-Sterling hit a fresh 23-month high and rose versus a weakening dollar on Thursday, still supported by expectations of rate rises, but with analysts questioning if the Bank of England (BoE) will be able to provide a hawkish surprise at its February meeting.
Money markets currently price in more than 100 basis points (bps) in interest rate rises in 2022 and an 87% chance of a 25 bps increase in February, after data showed on Wednesday that UK inflation rose faster than expected to its highest in nearly 30 years in December.
Domestic politics did not hurt sentiment, although Prime Minister Boris Johnson was fighting to save his premiership amid a deepening revolt inside his party over a series of lockdown parties in Downing Street.
Sterling rose 0.3% against the euro to a fresh 23-month high at 83.07 pence at 1528 GMT.
“If anything, there is a risk of the BoE disappointing the market by acting less decisively” at its February meeting, Commerzbank analysts said, adding “a lot has already been priced in” in terms of future rate rises.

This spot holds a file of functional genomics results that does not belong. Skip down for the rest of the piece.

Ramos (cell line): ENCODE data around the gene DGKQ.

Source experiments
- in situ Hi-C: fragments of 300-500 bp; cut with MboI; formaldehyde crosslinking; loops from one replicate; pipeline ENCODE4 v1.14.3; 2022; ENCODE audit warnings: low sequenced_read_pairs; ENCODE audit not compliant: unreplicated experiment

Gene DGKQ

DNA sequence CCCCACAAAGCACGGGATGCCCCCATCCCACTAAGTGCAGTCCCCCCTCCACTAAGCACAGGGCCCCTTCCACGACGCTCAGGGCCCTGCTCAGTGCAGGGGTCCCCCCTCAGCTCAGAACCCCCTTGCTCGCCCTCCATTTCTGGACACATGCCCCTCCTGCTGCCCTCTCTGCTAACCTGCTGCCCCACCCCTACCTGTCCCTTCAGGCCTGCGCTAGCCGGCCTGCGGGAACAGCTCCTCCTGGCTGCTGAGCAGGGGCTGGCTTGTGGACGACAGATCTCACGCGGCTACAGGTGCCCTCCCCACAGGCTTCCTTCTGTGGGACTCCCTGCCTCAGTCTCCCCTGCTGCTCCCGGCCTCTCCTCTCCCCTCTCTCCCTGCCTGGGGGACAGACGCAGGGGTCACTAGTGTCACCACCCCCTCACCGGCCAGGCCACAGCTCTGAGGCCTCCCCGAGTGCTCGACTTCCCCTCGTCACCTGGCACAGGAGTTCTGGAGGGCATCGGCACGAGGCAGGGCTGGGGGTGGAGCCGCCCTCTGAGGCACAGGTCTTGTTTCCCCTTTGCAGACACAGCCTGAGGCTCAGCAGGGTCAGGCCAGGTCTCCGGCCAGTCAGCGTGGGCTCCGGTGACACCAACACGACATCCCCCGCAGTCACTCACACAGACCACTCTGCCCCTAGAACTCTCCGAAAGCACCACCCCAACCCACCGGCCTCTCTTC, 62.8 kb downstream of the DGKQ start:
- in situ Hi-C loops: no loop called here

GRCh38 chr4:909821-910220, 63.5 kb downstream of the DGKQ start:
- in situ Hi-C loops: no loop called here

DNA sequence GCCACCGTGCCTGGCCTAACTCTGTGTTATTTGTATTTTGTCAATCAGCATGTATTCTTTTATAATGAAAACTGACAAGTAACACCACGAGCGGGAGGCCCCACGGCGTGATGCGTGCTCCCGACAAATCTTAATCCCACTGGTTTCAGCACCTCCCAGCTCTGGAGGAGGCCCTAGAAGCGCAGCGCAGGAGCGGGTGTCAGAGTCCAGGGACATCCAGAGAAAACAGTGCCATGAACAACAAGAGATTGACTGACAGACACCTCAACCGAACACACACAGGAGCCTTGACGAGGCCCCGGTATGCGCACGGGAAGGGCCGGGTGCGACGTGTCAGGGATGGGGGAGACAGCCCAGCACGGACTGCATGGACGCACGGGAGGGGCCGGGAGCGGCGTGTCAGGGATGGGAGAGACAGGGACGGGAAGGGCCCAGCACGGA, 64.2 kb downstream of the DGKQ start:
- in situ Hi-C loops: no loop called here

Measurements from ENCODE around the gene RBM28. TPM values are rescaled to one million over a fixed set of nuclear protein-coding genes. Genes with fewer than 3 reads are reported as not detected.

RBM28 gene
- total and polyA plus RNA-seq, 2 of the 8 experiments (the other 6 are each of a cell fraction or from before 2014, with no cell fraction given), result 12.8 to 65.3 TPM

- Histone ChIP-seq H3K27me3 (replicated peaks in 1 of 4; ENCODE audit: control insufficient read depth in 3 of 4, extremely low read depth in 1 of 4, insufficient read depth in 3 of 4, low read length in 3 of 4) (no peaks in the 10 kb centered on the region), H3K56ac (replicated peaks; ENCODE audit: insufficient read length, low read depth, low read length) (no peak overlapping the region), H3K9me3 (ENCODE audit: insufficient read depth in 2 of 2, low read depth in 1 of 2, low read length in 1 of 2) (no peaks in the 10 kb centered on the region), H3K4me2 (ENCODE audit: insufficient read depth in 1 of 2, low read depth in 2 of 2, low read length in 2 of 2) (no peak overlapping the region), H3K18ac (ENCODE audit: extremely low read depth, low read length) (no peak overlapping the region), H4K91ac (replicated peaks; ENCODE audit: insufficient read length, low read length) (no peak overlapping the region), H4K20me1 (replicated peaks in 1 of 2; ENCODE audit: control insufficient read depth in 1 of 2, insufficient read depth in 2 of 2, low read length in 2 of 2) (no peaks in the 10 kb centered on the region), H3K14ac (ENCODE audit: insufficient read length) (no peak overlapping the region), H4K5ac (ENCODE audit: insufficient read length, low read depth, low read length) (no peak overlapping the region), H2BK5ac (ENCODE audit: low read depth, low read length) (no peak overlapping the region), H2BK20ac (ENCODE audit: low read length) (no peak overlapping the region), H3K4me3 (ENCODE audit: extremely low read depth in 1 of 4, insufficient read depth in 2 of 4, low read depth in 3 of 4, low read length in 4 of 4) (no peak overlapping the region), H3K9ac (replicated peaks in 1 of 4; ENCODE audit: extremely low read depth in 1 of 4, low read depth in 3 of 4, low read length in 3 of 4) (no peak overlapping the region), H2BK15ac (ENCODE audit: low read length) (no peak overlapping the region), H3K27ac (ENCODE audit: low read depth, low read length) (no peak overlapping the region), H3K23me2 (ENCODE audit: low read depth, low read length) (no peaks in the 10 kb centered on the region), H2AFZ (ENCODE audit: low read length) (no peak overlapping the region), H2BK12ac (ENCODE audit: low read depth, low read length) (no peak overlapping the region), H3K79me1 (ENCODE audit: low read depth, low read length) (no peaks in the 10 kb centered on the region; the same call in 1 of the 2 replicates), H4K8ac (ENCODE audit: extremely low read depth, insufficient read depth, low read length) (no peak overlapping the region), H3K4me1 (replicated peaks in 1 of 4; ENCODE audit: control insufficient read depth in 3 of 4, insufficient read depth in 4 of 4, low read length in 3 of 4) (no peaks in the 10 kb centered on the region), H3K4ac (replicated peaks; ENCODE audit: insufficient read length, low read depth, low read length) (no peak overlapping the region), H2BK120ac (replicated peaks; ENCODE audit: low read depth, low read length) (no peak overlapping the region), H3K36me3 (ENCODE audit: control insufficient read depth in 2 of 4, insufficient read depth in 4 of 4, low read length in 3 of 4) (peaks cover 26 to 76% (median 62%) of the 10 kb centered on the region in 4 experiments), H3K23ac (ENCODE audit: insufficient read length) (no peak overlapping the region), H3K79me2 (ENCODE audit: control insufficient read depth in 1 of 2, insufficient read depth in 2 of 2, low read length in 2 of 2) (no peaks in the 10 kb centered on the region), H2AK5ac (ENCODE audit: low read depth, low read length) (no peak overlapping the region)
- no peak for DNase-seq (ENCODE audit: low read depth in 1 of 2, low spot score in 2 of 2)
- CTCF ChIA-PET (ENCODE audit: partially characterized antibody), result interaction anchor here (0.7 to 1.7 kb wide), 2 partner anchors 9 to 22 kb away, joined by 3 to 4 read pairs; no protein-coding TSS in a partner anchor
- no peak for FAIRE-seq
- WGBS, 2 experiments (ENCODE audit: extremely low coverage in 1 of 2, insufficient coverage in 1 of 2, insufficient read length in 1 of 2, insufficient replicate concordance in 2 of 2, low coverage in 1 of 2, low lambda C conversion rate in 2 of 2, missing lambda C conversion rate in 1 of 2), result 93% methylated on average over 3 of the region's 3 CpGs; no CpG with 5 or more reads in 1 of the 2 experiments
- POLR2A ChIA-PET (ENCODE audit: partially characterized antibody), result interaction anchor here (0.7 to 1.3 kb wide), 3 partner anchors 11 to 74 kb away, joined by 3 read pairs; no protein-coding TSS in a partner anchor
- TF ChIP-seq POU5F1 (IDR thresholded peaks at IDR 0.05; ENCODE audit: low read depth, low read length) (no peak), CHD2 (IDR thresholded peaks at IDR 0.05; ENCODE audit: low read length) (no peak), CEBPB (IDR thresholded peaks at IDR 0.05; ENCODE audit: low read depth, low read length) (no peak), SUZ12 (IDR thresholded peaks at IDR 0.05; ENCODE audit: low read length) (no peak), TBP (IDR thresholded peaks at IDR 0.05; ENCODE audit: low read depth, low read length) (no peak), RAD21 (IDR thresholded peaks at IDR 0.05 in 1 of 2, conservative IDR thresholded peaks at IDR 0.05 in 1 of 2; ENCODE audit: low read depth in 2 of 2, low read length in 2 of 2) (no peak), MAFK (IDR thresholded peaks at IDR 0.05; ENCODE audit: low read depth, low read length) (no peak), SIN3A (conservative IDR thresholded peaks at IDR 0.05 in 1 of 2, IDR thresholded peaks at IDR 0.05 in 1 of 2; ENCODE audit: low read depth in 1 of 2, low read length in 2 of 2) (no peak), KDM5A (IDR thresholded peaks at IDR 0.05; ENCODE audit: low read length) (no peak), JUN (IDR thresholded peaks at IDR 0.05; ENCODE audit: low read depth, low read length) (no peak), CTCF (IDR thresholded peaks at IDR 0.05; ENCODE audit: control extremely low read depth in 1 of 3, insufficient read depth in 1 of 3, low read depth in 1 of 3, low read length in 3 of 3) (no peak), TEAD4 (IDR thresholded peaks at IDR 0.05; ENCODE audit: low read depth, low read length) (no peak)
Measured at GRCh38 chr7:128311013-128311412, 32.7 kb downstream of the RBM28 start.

“The market’s rate speculations might be able to provide a little more support. However, the risk of profit-taking is likely to rise,” they added.
On the broader market, commodity prices boosted riskier currencies while the dollar index edged lower.
The pound was up 0.15% against the greenback at $1.3636.
“Unsurprisingly, political risk has not damaged GBP, where the focus remains squarely on whether the BoE hikes 25bp on February 3,” ING analysts said, adding they “continue to favour EUR/GBP drifting to the 0.8270/80 area.”
Berenberg economists see a change in prime minister as positive for UK markets as the Conservative party would likely choose his replacement based on who would have the best chance of beating Labour leader Keir Starmer in an election.
They mentioned finance minister Rishi Sunak, foreign minister Liz Truss and chair of the Health and Social Care Committee Jeremy Hunt.
They argued a new premier would pursue “similar policies to Johnson in a much calmer and more deliberate fashion”.
A senior Conservative lawmaker accused the British government on Thursday of intimidating and attempting to “blackmail” those lawmakers they suspect of wanting to force Johnson out of power.